Today’s Listening Pleasure: THE DEAD KENNEDYS: “Rawhide” 

   Needless to say at 70 years old I am still a sucker for the old black/white 30 minute television westerns I grew up with, some got even better when the programs grew to one hour in “living color”. “Gunsmoke” was a true favorite of mine. In hindsight I would have to question the integrity of the characters as represented in each episode. First, the star is U.S. Marshall Dillon who regularly patrols the wooden walkways of Dodge City looking for miscreants, criminals, and those on the “most wanted” posters found in his office. Usually, the Marshal is drinking beer in the saloon with his trusted companion “The Doc” and also found at a table is “Miss Kitty” the owner/operator of the saloon and brothel upstairs. In today’s world, let’s just say the constant public drinking of the “Doc” and Marshall would be frowned upon, and to be hanging with “Miss Kitty” a “lady of the evening” at their side, enough said.

   In more than one episode the “guest” character when leaving the saloon table with some sage advice will say, “So long, Marshall” which got me thinking. What the hell does “So Long” mean…and why would someone in 1870 Kansas territory use that phrase?(Kansas Statehood January 1869)…Hmmmm…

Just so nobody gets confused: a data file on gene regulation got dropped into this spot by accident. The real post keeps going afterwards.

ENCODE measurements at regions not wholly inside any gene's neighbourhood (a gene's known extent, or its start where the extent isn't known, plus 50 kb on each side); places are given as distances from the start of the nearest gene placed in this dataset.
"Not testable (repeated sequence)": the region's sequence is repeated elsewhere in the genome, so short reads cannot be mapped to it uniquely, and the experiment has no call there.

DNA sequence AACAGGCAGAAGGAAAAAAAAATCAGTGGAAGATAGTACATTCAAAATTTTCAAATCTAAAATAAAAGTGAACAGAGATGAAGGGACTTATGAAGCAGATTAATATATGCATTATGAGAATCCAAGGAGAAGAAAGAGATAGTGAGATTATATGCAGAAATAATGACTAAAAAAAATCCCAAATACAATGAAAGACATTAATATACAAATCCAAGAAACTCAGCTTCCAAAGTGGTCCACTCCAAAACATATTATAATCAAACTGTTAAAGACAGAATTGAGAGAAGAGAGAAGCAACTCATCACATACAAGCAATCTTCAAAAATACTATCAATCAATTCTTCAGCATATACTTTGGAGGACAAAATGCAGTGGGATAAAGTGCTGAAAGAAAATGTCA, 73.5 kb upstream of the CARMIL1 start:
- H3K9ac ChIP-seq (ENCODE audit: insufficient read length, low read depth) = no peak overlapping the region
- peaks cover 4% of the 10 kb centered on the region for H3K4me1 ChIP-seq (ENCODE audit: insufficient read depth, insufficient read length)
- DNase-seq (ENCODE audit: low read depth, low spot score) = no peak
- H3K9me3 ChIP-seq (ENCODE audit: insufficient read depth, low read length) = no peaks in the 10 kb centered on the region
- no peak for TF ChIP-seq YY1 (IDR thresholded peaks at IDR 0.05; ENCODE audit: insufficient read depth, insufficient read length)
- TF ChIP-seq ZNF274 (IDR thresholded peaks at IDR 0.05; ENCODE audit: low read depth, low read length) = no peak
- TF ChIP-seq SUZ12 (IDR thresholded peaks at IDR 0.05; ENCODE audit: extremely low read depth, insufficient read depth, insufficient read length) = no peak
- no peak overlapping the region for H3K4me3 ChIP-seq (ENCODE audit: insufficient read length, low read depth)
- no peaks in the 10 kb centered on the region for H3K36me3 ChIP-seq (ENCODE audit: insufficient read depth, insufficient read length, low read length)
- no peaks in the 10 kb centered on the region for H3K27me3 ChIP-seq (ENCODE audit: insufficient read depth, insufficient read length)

So here it goes, the etymology of the phrase as best I understand it. “So long” used as an interjection is a parting salutation mostly of unknown origin. Legend has it that it was a slurring of words, that is a “mispronunciation” of Scandinavian phrase “adjo sa ledge” literally  “bye so long” used by sailors, dock workers and prostitutes. The phrase turned up about the same time in 1860 America, Great Britain, and Canada. However, its first use in print was in the last poem in WALT WHITMAN’S “Leaves of Grass” (1860). It was commonly used in subsequent years by laborers and middle class in port cities of the Northeast America, and considered a bit vulgar by the upper class. Picked up in early into the “roaring twenties” by the literary and artists it was then “hip” to use in common vernacular as a proper salutation of departure…”so long for now”

to be continued…

PS: The Arizona Historical Society and The Wild West History Association, documented that Matt Dillon’s TV character was shot at least 56 times, knocked unconscious 29 times, stabbed three times, and poisoned once.

Oh, Ye, gentle mistresses and most distinguished gentlemen, and others… The opinions and observations are solely my own views, and I take full responsibility for any errors of fact, not to mention any predictions that prove to be wildly inaccurate.